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    Group chides Israeli growth

    Says Netanyahu undercuts plans for two-state deal

    JERUSALEM — A review of Prime Minister Benjamin ­Netanyahu’s settlement policies shows a clear intent to prevent the creation of a viable Palestinian state by stepping up construction in strategic areas, an Israeli antisettlement group said Wednesday.

    During Netanyahu’s four-year term, 38 percent of nearly 6,900 West Bank construction starts were reported in settlements deep inside the territory, compared to 20 percent under his predecessors, the Peace Now group said.

    The report by the watchdog was released a week before Israel’s parliamentary elections on Jan. 22. Netanyahu appears poised to win another four year term, polls show.

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    According to the report, the government also issued bids for 5,302 settlement apartments in the West Bank and East Jerusalem and advanced planning for thousands more, the group said. The group’s findings were based on aerial photos, field visits, and official reports.

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    The latest bids were issued on Tuesday, when the government asked developers to compete to build 84 apartments in Kiryat Arba, a settlement near the West Bank city of Hebron, and 114 in Efrat, a major settlement south of Jerusalem.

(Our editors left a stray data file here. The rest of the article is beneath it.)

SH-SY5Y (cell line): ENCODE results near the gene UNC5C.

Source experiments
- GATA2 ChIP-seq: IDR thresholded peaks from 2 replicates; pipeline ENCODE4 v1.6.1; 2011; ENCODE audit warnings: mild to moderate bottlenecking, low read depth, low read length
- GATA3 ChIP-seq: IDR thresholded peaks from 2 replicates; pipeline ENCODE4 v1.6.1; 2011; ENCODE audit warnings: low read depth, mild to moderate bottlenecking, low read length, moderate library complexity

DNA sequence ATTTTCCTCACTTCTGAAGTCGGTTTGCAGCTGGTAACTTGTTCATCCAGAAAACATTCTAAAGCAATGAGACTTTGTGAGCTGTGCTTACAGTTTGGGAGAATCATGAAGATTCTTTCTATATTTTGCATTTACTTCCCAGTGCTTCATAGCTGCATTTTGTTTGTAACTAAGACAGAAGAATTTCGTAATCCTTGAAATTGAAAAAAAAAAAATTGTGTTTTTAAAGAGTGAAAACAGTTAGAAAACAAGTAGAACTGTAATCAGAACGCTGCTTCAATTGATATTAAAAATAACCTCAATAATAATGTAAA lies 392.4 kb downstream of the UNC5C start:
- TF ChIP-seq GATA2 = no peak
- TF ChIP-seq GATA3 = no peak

The Palestinians want the West Bank, Gaza, and East ­Jerusalem, captured by Israel in 1967, for a future state.

    Israel still occupies the West Bank and East Jerusalem and while it withdrew settlers and soldiers from Gaza, it controls most access to the coastal territory, now ruled by Hamas.

    Netanyahu has said he is willing to negotiate the borders of a Palestinian state but wants to keep East Jerusalem — which Palestinians want as their capital — and chunks of the West Bank. Netanyahu has rejected a Palestinian demand for a settlement freeze during negotiations; talks have been on hold for four years.

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    Peace Now concluded that Netanyahu’s policies in his first term ‘‘disclose a clear intention to use settlements to systematically undermine and render impossible a realistic, viable two-state solution to the Israeli- ­Palestinian conflict.’’

    Israeli government spokesman Mark Regev denied the government is trying to undermine prospects for Palestinian statehood through settlement expansion.

    Israel hasn’t clearly defined settlement blocs, but they are believed to include larger settlements near Israel as well the Ariel enclave of 17,000 settlers in the heart of the West Bank. In all, about half a million Israelis live in dozens of settlements on disputed land, including 200,000 in East Jerusalem.